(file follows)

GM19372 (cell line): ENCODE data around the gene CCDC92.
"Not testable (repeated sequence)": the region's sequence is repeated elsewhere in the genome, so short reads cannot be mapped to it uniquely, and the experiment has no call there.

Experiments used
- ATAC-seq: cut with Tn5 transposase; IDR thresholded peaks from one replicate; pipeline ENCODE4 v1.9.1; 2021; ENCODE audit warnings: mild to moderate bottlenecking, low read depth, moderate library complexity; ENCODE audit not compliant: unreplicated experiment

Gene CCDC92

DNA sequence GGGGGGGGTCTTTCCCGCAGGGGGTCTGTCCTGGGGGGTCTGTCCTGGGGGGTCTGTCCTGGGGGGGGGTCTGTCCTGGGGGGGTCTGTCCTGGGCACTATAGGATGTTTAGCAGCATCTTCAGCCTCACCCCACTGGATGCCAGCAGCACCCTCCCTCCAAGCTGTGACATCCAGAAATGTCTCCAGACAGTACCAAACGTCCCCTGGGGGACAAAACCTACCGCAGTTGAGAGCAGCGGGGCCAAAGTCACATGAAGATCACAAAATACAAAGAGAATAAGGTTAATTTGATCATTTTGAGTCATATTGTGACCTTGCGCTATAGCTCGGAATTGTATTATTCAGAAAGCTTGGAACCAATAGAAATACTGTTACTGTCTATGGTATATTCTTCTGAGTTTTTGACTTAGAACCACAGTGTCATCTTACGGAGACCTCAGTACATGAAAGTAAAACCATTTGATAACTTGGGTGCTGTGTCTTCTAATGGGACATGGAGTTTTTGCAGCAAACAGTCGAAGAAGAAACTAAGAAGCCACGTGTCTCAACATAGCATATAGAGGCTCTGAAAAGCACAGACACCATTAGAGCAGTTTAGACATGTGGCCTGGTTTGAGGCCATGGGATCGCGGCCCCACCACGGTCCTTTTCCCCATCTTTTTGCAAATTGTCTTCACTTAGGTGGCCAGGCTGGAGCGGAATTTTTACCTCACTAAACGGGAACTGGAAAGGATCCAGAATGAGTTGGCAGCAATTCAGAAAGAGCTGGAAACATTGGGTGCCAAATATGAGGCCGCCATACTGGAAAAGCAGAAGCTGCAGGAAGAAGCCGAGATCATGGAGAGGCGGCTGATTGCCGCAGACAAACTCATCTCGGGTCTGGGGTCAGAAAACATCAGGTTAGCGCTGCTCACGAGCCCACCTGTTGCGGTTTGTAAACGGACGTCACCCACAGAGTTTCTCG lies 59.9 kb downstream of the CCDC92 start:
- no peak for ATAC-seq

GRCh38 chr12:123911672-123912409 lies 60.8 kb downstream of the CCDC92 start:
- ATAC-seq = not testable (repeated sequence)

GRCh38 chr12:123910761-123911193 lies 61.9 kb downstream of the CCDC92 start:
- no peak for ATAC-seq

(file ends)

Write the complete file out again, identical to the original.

GM19372 (cell line): ENCODE data around the gene CCDC92.
"Not testable (repeated sequence)": the region's sequence is repeated elsewhere in the genome, so short reads cannot be mapped to it uniquely, and the experiment has no call there.

Experiments used
- ATAC-seq: cut with Tn5 transposase; IDR thresholded peaks from one replicate; pipeline ENCODE4 v1.9.1; 2021; ENCODE audit warnings: mild to moderate bottlenecking, low read depth, moderate library complexity; ENCODE audit not compliant: unreplicated experiment

Gene CCDC92

DNA sequence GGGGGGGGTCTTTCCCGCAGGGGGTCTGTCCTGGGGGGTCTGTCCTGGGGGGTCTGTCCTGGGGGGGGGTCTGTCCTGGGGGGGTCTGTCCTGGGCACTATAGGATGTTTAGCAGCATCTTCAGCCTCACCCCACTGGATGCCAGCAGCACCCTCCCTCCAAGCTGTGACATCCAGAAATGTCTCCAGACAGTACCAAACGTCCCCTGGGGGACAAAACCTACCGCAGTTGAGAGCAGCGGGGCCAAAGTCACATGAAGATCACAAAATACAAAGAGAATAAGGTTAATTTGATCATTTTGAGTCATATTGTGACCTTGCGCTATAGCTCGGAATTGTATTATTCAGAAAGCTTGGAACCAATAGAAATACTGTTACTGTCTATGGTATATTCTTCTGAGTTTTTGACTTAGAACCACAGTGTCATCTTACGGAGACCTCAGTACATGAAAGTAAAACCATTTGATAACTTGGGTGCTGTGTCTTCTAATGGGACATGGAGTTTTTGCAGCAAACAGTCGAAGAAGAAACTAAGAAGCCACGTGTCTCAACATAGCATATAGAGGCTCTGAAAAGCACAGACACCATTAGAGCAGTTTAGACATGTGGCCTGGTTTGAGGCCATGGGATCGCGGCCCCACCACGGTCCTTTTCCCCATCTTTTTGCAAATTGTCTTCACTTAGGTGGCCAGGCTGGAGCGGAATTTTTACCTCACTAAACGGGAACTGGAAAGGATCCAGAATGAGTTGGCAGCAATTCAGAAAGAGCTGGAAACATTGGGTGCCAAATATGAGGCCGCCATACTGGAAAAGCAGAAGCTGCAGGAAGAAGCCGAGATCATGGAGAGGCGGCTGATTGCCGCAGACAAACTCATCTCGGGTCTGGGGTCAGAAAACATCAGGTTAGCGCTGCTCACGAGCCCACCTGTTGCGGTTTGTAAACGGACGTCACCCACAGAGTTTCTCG lies 59.9 kb downstream of the CCDC92 start:
- no peak for ATAC-seq

GRCh38 chr12:123911672-123912409 lies 60.8 kb downstream of the CCDC92 start:
- ATAC-seq = not testable (repeated sequence)

GRCh38 chr12:123910761-123911193 lies 61.9 kb downstream of the CCDC92 start:
- no peak for ATAC-seq